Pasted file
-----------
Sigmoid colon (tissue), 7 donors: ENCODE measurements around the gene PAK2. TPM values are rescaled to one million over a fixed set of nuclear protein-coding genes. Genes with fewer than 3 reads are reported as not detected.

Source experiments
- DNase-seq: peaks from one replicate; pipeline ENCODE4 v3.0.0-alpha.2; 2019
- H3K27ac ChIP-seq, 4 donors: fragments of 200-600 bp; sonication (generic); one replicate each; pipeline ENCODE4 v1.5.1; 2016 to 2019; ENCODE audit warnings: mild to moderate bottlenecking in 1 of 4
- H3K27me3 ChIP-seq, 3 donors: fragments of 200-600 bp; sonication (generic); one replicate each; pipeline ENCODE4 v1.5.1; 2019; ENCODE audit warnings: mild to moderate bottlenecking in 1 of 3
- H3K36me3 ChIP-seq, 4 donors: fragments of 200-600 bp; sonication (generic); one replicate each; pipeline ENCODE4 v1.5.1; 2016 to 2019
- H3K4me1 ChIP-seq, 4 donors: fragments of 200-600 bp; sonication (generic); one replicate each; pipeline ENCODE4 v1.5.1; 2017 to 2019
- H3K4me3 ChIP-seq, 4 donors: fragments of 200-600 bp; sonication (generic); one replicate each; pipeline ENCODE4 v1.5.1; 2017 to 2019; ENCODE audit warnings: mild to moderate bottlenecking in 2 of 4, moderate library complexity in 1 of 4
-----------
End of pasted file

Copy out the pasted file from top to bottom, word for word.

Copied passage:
Sigmoid colon (tissue), 7 donors: ENCODE measurements around the gene PAK2. TPM values are rescaled to one million over a fixed set of nuclear protein-coding genes. Genes with fewer than 3 reads are reported as not detected.

Source experiments
- DNase-seq: peaks from one replicate; pipeline ENCODE4 v3.0.0-alpha.2; 2019
- H3K27ac ChIP-seq, 4 donors: fragments of 200-600 bp; sonication (generic); one replicate each; pipeline ENCODE4 v1.5.1; 2016 to 2019; ENCODE audit warnings: mild to moderate bottlenecking in 1 of 4
- H3K27me3 ChIP-seq, 3 donors: fragments of 200-600 bp; sonication (generic); one replicate each; pipeline ENCODE4 v1.5.1; 2019; ENCODE audit warnings: mild to moderate bottlenecking in 1 of 3
- H3K36me3 ChIP-seq, 4 donors: fragments of 200-600 bp; sonication (generic); one replicate each; pipeline ENCODE4 v1.5.1; 2016 to 2019
- H3K4me1 ChIP-seq, 4 donors: fragments of 200-600 bp; sonication (generic); one replicate each; pipeline ENCODE4 v1.5.1; 2017 to 2019
- H3K4me3 ChIP-seq, 4 donors: fragments of 200-600 bp; sonication (generic); one replicate each; pipeline ENCODE4 v1.5.1; 2017 to 2019; ENCODE audit warnings: mild to moderate bottlenecking in 2 of 4, moderate library complexity in 1 of 4